Survival Time in Antarctic Waters?

I just saw the news about the Antarctic sinking of a smll cruise ship-it sank after taking on water (from a collision with an iceberg). Anyway-they were luky-nobody was lost. How long would you last if you fell in?

http://www.seagrant.umn.edu/coastal_communities/hypothermia

Less then 15 minutes before unconsciousness.

I have been swimming off the coast of Maine during the height of summer with a water temperature of 52F. My legs went completely numb in about 7 minutes and I wished I was already dead but that was for a dare. Native Mainers seem to think the water is simply refreshing however.

The water around Antarctica is around 32F and maybe even a little colder. Time to unconsciousness is less that 15 minutes and death up to 45 minutes after that.

http://kayakseamonkeys.com/index.php?option=com_content&task=view&id=28&Itemid=40

15 minutes is wildly optimistic.

I’ve been through sea survival (for helicopter crashes in near Arctic conditions) on several occasions. We’re taught that you have around 10 minutes before you die if you aren’t kitted out with specialist survival equipment. The best case scenario which involves thermally insulted dry suits, you’ve probably got an hour at best.

Hot under the collar?

:smiley:

The BBC did a show on ship accidents a few years ago and as part of the documentary they took some champion swimmers, wired them up to measure core temp and breathing and heart rate and whatnot, then had them tread water in a cold tank while wearing a speedo. Within a couple of minutes they were shivering uncontrollably and had to be lifted from the tank. Scary stuff.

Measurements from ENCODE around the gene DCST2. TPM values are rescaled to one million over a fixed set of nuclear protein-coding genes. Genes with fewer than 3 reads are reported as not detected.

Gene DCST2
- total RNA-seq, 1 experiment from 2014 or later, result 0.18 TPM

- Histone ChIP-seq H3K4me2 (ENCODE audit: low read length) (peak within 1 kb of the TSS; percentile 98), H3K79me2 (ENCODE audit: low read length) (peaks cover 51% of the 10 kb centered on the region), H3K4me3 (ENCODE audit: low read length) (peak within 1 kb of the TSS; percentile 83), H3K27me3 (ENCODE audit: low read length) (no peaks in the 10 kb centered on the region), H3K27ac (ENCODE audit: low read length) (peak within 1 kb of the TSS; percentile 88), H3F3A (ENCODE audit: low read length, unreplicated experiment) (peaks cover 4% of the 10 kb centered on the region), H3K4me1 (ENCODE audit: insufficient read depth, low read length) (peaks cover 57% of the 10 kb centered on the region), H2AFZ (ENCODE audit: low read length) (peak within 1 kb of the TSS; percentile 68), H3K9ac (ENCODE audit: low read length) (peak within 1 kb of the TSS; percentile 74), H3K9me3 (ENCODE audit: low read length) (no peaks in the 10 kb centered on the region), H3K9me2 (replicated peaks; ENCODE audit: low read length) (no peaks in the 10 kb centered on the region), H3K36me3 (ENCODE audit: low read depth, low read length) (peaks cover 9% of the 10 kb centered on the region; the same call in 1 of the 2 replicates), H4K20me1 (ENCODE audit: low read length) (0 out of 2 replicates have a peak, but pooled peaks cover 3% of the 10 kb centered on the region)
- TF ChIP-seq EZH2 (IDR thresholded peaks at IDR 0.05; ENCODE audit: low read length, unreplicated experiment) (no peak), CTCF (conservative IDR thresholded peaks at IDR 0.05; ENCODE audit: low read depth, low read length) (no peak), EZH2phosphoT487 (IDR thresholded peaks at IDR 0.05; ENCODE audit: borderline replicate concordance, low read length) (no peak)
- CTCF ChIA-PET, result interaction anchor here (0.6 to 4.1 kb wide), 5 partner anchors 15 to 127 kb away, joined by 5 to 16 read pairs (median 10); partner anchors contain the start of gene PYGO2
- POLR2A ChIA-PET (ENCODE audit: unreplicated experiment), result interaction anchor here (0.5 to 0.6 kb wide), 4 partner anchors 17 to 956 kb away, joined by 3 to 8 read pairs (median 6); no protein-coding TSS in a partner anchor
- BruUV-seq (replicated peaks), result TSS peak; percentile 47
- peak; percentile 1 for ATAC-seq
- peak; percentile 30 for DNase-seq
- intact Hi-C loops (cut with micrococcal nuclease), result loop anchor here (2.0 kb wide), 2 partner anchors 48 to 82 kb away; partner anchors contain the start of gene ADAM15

I’ve always wondered how the “Polar Bear” club swimmers do it - you see them diving into water in freezing conditions and I can only recall hearing about one person dying. Do they just hop in and get out immediately?

On the show “Deadliest Catch” a guy fell overboard in his survival suit. They managed to pull him safely out of the water. The boat captain remarked that the last time they did that, the guy was dead before they got the boat back around to pick him up.

This was in the Bering sea on the opposite side of the globe, but basically it’s the same conditions, near freezing water.

The numbers they often quote on the show are 5 minutes without a survival suit and 30 minutes with a suit. After that, you’re doing a body recovery.

Longer if you’re Lynn Cox.

And dont forget to get all of the air out of the feet of your "Once only suit"or you’ll float upside down and drown long before you die of hypothermia,you get an interesting perspective of underwater life in the sea however.

If they’re smart, they’re in and out in less than a minute.

I’ve watched the polar bears in our area do their dip thing, and I don’t think I’ve seen any of them stay in longer than 60 seconds.

Perhaps Musicat will share his experiences in this area…

:smack:

Survivors of such icy waters sometimes mention that they can feel their skeleton as their bodies get chilled.

Speaking of which, do women get a little longer because of their higher proportion of body fat?

The reading I’ve done suggests that the distribution of this fat is important. People like Lynn Cox or Diana Nyad who are conditioned have a different fat distribution than most women (and by “most” I mean “almost all”). But the notoriously chilly Channel swim is successfully performed more often by “slightly pudgy” women than by anyone else. There could be some edge there, a natural affinity that’s enhanced by training.